Bloom or bust: Kew's queen of the tropics on the secret to giving orchids a second life

Dazzled by Kew Gardens' 250th anniversary orchid spectacular, Emma Townshend has just one question on her mind: why don't mine ever reflower like that?

In the Princess of Wales Conservatory at Kew, a neat Korean intern climbs right inside the orchid display and meticulously adjusts each plant by a matter of mere millimetres. Two brawnier helpers are up ladders attaching tropical plants to a dramatic fallen tree. And in the pool, among the Kew piranhas, brave gardeners in waders are arranging 6ft-high birthday presents covered in clown-coloured bromeliads. Whose birthday, you ask? Well, preparations for Kew's Tropical Extravaganza are well under way, with this year's, a celebration of the Royal Botanic Gardens' 250th anniversary, promising to be more outrageously colourful than ever.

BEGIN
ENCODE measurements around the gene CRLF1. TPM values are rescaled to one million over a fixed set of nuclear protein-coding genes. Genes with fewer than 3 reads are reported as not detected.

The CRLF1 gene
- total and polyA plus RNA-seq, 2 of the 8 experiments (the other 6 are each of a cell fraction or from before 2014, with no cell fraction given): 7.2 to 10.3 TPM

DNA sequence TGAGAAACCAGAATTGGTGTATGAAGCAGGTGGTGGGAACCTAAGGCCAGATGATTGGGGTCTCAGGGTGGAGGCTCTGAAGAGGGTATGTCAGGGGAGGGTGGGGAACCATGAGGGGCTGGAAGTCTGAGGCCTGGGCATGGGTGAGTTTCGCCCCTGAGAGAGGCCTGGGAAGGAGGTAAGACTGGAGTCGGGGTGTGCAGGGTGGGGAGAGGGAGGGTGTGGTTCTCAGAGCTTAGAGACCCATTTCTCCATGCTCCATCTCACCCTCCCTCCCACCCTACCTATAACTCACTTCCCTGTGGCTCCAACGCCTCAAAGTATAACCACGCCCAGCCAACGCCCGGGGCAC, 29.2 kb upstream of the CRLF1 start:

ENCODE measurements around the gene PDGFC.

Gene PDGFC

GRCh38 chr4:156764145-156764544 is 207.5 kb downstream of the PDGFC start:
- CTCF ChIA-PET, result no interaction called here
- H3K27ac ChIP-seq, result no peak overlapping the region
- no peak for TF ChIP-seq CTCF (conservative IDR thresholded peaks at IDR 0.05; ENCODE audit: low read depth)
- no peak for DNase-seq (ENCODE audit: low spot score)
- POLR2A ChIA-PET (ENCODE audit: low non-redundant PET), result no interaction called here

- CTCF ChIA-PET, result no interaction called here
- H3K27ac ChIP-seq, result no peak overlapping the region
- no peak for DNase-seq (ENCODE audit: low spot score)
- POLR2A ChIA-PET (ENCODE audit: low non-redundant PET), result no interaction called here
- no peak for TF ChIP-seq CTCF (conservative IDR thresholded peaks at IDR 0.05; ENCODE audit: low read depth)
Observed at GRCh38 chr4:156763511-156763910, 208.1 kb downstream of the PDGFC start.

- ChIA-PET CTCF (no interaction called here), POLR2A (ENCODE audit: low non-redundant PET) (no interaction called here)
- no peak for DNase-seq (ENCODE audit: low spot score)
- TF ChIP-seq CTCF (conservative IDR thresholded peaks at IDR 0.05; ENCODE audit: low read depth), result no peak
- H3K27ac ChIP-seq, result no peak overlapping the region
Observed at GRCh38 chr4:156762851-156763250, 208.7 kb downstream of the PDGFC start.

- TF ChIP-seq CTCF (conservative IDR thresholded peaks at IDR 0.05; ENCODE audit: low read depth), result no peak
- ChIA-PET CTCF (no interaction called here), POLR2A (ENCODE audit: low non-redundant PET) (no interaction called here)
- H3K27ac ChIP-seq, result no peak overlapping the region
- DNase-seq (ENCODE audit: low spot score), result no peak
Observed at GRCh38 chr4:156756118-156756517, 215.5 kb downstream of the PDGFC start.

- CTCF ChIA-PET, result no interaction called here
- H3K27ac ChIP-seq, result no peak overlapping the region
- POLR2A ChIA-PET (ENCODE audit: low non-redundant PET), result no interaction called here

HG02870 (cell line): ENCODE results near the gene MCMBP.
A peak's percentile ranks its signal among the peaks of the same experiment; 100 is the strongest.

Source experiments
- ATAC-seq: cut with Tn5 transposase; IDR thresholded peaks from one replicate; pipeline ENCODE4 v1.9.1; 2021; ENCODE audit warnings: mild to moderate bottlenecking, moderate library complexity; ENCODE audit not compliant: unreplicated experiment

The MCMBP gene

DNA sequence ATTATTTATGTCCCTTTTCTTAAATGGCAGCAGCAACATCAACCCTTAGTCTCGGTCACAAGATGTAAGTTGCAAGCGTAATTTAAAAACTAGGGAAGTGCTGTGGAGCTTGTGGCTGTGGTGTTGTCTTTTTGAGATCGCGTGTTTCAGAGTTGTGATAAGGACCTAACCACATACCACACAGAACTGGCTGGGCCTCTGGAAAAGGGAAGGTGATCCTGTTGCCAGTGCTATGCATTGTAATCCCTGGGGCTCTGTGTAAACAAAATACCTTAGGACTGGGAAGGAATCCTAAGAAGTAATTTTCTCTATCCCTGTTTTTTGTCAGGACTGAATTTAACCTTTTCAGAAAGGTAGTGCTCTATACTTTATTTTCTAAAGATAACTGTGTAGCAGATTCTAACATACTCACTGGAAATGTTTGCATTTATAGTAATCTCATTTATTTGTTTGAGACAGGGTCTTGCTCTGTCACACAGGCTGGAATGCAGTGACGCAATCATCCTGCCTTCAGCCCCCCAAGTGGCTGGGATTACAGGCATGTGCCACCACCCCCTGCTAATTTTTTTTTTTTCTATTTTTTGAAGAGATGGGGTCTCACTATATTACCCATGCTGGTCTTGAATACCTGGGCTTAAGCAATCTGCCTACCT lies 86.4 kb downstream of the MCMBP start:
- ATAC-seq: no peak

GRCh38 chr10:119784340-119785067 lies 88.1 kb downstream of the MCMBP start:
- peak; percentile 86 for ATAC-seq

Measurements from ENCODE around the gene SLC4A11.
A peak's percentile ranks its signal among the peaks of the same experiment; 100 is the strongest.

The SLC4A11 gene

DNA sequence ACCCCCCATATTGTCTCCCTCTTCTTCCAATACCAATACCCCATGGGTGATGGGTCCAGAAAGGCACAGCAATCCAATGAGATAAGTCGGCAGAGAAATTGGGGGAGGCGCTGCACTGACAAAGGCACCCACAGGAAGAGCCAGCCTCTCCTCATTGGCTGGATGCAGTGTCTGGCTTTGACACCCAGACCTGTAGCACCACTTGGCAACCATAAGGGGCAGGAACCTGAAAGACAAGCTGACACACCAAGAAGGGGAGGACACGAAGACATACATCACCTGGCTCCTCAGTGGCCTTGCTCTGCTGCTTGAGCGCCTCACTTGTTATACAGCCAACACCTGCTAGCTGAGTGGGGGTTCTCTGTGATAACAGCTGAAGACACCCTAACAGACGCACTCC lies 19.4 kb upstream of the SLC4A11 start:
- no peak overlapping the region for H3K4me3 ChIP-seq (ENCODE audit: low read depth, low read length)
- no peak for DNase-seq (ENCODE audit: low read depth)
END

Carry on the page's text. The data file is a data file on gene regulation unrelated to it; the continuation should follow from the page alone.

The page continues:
Kew holds the most comprehensive and oldest collection of orchids in the world. For Lara Jewitt, head of the orchid section, though, there seems to be just one recurring question that preoccupies the visitors: "How can I get my orchid to reflower?" Orchids grow beautifully for most purchasers in the couple of weeks after they bring them home, but many of us are disappointed at the point where we'd like to see them live a long life.

The problem is that orchids are a family of 28,000 different species, originating in habitats as diverse as seaside scrub and high rainforest. So giving generalised advice, says Jewitt, is tricky to say the least. However, she also points out, most orchids purchased in the UK are large-flowered hybrids of a few species, and she does have some pointers to offer (see box, right).